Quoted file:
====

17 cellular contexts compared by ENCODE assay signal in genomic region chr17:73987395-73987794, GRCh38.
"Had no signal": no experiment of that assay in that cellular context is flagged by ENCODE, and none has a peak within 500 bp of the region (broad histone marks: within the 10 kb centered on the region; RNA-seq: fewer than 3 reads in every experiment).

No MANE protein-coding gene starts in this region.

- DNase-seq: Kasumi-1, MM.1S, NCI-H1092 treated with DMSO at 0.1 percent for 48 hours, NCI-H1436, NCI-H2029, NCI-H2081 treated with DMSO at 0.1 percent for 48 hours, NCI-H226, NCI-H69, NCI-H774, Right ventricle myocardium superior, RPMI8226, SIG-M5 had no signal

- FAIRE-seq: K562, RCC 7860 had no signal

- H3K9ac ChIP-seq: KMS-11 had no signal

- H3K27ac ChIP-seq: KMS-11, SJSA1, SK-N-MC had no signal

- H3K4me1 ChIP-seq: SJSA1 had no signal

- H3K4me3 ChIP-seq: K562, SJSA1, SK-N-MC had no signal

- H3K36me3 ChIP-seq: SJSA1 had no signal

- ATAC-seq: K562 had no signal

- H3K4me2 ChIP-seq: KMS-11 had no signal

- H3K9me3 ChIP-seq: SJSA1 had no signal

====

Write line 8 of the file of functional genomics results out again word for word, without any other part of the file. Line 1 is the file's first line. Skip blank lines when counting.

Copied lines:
- H3K4me1 ChIP-seq: SJSA1 had no signal